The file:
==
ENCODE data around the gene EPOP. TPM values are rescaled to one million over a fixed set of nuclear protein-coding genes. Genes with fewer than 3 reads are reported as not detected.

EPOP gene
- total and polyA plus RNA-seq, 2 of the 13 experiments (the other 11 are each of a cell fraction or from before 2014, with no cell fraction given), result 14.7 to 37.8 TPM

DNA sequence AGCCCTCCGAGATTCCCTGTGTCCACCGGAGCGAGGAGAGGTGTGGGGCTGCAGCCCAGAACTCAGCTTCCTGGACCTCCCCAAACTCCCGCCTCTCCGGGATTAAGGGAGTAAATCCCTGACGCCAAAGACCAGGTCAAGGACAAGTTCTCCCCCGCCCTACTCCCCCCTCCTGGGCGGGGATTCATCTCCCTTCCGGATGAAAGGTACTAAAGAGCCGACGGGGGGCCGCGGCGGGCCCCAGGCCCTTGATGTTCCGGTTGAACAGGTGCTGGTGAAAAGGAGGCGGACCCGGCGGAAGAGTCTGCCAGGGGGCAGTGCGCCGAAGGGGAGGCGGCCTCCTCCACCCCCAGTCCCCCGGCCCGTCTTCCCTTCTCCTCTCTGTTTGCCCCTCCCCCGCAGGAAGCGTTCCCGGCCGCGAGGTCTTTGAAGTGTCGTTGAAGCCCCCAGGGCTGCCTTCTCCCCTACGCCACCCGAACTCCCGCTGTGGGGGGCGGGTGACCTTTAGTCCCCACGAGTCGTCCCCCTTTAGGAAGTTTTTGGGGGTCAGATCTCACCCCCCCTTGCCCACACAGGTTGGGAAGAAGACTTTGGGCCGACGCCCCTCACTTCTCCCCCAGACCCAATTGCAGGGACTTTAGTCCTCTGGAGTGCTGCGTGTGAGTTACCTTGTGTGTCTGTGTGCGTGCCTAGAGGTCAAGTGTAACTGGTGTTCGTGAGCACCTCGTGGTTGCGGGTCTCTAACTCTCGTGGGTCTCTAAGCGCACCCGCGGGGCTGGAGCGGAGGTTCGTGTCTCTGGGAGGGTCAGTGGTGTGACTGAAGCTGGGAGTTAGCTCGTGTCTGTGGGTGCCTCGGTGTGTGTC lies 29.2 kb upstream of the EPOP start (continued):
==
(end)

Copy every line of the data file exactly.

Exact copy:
ENCODE data around the gene EPOP. TPM values are rescaled to one million over a fixed set of nuclear protein-coding genes. Genes with fewer than 3 reads are reported as not detected.

EPOP gene
- total and polyA plus RNA-seq, 2 of the 13 experiments (the other 11 are each of a cell fraction or from before 2014, with no cell fraction given), result 14.7 to 37.8 TPM

DNA sequence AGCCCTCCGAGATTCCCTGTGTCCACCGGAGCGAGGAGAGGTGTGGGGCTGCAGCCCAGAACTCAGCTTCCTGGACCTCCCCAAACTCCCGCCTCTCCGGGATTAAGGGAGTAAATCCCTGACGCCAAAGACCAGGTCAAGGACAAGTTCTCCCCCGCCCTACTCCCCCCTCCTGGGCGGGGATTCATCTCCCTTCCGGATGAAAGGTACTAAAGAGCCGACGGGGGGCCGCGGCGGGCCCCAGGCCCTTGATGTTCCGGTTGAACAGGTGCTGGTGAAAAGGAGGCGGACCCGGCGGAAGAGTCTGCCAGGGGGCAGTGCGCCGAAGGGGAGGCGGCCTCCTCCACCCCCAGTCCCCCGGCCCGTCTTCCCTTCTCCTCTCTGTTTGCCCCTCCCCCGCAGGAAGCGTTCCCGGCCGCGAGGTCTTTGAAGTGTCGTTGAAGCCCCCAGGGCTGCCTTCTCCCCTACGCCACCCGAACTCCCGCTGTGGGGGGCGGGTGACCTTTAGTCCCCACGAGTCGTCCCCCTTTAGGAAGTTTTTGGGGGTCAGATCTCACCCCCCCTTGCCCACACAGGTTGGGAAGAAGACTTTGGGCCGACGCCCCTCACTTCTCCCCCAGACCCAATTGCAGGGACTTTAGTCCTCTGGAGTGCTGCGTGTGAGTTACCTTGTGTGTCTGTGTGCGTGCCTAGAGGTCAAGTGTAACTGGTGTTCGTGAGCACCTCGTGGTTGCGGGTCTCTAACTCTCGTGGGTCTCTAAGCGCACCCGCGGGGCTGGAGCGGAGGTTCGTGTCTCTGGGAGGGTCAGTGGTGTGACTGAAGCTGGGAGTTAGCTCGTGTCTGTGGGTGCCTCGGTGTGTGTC lies 29.2 kb upstream of the EPOP start (continued):